• New energy plants could increase air pollution

    The Chesapeake Energy company may soon build new compressor stations in Ohio County, The Herald-Star reports. The business is seeking permission  from the West Virginia Department of Environmental Protection’s Division of Air Quality to release several pollutants from four of its Ohio County well sites. The DEP plans to approve the permit requests but is allowing the public to discuss the project and bring up any potential concerns. Each site will have slightly different pollution standards. According to the news source, the requirements depend on the type of particulate matter being produced at each location.

    "The West Virginia Department of Environmental Protection has primacy to regulate air emissions from all industries, including oil and gas operations, to protect public health and the environment. Chesapeake works with the agency on a regular basis to comply with, and usually exceed, the requirements," Stacey Brodak, Chesapeake's senior director of corporate development, told the news source.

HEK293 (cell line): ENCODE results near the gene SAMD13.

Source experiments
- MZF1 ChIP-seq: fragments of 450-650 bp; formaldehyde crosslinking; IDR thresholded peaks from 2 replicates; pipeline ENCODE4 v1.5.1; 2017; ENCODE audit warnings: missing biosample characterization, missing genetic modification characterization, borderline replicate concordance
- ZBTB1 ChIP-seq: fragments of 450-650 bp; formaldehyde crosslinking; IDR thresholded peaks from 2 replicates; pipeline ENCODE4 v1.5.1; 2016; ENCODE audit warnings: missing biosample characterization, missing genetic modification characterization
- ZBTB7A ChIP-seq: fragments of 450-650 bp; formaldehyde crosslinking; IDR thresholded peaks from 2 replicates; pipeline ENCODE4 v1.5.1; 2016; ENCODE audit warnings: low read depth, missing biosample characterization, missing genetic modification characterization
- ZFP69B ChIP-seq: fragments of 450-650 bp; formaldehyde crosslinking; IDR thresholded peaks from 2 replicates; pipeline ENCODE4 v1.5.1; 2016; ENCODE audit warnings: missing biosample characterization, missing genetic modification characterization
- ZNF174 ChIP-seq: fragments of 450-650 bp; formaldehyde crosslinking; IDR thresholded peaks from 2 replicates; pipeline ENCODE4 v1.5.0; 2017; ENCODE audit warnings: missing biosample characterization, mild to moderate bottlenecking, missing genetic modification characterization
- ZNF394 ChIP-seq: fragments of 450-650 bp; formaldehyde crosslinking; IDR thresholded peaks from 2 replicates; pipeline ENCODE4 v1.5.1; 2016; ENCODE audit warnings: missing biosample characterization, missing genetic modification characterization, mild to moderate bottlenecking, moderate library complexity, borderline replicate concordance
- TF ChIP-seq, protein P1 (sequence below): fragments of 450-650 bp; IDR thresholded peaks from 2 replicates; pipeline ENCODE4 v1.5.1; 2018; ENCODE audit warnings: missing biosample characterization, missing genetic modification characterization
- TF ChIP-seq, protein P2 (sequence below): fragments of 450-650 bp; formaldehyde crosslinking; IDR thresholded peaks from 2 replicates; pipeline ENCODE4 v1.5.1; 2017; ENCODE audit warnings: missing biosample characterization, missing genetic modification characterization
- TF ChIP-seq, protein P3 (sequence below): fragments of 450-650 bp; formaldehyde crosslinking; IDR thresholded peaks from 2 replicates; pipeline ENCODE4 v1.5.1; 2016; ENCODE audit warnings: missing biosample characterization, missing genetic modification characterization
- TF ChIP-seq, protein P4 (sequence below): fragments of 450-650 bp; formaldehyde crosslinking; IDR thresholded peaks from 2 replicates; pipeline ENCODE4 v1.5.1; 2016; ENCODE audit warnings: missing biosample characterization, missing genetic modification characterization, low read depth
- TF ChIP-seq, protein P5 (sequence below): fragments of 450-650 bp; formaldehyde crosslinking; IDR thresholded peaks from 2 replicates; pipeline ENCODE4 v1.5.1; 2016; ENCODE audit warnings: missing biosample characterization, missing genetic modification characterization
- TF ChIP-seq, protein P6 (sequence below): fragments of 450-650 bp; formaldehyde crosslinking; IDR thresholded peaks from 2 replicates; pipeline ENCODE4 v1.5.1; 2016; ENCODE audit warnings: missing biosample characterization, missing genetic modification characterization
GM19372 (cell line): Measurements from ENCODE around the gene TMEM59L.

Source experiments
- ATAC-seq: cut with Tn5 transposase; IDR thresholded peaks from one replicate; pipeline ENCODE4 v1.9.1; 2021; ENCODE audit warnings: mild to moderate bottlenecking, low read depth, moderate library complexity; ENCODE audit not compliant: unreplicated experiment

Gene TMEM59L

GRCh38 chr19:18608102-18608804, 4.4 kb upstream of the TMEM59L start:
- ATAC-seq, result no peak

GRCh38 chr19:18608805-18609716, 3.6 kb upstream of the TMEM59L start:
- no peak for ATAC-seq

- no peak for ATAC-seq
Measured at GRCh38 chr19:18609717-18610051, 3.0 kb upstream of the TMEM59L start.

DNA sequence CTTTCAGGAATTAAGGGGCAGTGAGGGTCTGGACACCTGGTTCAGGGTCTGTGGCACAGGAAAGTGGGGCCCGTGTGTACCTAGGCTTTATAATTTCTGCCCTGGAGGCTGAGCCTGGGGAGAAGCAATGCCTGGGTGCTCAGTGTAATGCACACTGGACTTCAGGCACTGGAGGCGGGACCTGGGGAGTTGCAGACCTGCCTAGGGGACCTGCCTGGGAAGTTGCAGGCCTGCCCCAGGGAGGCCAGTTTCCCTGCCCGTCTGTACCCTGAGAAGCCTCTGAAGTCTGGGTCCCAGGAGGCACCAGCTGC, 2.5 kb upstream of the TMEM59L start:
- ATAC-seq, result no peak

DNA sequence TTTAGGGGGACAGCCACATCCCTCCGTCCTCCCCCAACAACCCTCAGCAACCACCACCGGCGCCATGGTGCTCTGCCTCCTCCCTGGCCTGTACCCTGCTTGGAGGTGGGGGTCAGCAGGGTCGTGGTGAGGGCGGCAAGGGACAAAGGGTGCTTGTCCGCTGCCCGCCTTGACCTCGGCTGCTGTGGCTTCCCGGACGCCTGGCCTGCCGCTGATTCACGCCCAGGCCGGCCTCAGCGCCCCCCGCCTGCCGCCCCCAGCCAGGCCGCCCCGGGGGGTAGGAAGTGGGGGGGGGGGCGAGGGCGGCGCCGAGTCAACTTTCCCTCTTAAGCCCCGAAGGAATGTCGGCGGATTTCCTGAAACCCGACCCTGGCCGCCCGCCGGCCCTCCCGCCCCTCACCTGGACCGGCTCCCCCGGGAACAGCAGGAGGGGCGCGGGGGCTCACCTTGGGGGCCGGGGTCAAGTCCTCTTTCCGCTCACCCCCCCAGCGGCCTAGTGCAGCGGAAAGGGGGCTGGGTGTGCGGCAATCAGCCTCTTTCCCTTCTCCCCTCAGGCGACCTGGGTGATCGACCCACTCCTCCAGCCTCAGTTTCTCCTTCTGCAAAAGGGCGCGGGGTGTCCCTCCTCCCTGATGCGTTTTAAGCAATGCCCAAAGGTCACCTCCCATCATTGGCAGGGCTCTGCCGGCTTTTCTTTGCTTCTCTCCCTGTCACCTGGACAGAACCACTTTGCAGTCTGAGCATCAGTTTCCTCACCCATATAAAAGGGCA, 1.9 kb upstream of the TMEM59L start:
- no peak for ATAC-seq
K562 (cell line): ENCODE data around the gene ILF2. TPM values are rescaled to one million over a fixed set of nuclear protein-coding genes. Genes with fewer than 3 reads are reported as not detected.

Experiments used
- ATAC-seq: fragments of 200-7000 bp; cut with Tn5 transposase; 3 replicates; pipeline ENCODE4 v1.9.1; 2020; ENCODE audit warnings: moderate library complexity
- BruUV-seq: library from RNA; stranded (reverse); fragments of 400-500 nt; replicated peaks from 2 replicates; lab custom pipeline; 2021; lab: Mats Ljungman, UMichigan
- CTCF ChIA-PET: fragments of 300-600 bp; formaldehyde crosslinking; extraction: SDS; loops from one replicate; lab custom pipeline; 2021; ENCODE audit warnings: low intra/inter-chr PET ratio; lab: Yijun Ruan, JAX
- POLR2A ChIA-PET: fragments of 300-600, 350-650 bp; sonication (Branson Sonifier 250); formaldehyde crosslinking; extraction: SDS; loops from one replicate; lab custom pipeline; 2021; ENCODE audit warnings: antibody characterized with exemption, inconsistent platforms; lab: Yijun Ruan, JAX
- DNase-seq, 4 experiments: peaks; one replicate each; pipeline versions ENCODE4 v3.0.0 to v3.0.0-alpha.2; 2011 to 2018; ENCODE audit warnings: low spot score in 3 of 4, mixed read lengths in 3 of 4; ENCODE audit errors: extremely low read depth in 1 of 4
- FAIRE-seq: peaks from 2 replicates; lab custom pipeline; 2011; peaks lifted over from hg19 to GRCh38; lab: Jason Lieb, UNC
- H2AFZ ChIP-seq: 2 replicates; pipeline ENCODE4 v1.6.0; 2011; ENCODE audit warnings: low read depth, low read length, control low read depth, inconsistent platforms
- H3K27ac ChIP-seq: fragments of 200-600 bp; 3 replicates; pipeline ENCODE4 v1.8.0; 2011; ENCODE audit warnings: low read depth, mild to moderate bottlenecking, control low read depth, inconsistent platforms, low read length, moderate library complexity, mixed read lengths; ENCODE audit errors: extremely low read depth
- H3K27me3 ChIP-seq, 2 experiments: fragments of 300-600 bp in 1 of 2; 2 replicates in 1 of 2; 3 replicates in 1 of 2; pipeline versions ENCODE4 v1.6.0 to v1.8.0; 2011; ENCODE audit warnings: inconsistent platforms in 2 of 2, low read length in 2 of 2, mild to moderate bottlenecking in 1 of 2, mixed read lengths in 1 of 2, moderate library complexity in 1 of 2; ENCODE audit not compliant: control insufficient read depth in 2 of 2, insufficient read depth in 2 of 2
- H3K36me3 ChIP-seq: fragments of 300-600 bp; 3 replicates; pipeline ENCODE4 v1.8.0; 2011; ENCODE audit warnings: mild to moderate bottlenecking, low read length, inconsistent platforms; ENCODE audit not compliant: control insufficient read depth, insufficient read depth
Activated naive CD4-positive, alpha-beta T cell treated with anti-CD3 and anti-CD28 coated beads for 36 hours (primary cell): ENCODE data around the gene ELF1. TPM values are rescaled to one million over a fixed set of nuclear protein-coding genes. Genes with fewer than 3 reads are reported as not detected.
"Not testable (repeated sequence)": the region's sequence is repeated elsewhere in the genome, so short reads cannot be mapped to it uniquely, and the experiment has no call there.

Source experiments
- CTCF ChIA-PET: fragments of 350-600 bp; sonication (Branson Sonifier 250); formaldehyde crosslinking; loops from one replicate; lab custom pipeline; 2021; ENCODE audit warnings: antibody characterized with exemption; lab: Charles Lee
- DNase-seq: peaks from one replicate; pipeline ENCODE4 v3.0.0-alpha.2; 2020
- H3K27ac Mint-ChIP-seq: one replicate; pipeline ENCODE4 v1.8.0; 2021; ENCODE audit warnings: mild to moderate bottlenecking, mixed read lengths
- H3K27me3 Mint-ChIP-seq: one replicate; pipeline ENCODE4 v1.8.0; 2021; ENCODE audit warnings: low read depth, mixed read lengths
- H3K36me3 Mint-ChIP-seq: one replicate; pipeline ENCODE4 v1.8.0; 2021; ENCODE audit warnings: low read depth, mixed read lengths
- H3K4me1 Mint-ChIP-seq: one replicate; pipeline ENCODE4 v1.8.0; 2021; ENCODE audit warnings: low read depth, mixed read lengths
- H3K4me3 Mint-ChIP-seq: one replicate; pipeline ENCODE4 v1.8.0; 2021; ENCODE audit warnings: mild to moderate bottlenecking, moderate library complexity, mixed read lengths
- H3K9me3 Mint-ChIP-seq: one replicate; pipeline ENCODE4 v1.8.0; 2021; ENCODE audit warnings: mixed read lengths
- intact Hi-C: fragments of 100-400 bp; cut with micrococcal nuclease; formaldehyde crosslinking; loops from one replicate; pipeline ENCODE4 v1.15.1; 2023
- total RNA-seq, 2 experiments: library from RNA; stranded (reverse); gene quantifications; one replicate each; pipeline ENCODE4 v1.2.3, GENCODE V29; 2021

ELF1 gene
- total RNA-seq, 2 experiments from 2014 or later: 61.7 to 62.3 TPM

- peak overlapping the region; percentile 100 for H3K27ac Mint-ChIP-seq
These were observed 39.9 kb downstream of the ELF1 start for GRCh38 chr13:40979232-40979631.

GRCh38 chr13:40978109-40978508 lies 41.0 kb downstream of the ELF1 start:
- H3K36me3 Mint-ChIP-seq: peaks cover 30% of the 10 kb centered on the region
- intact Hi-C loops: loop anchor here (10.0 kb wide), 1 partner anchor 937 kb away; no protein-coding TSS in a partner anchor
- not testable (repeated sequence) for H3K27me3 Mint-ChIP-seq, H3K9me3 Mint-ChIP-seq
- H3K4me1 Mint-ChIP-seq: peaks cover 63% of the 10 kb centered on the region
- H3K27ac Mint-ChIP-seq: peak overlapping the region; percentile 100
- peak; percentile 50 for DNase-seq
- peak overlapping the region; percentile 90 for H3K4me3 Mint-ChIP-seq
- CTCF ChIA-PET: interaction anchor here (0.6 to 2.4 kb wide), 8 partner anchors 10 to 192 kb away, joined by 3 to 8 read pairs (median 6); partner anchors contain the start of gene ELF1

Homeowners concerned about impact compressor stations and energy-source development sites can invest in a home air purifier. IQAir Air Purifiers can reduce the presence of toxic air pollutants. In addition, the high-quality device can remove common respiratory aggravators such as pollen, dust and mold.

  • Company fined for failing to meet air quality standards

    State and federal agencies are serious about curbing air pollution levels across the United States. Chevron USA Inc. will pay a civil penalty of $231,875 following a settlement over the organization’s alleged violations of air pollution laws, Legal Newsline reports.

    The Department of Environmental Protection and the U.S. Protection Agency filed complaints against the business that claimed the Perth Amboy asphalt refinery violated state and federal air quality standards. The fine may be all that is needed to ensure the corporation invests in the new technology required to reduce pollution output.

    "We are committed to working with DEP to ensure compliance with New Jersey's air quality and other pollution control laws," Attorney General Jeffrey S. Chiesa said in a statement, according to the news source. "This collaborative effort is critical to protecting our environment and preserving the quality of life of New Jersey residents."

    Homeowners in the vicinity of plants can invest in a home air purifier to reduce the presence of particulate matter indoors. IQAir HealthPro Plus HEPA Air Purifiers can improve the air quality within a home, which will support a more healthy lifestyle for everyone in the family.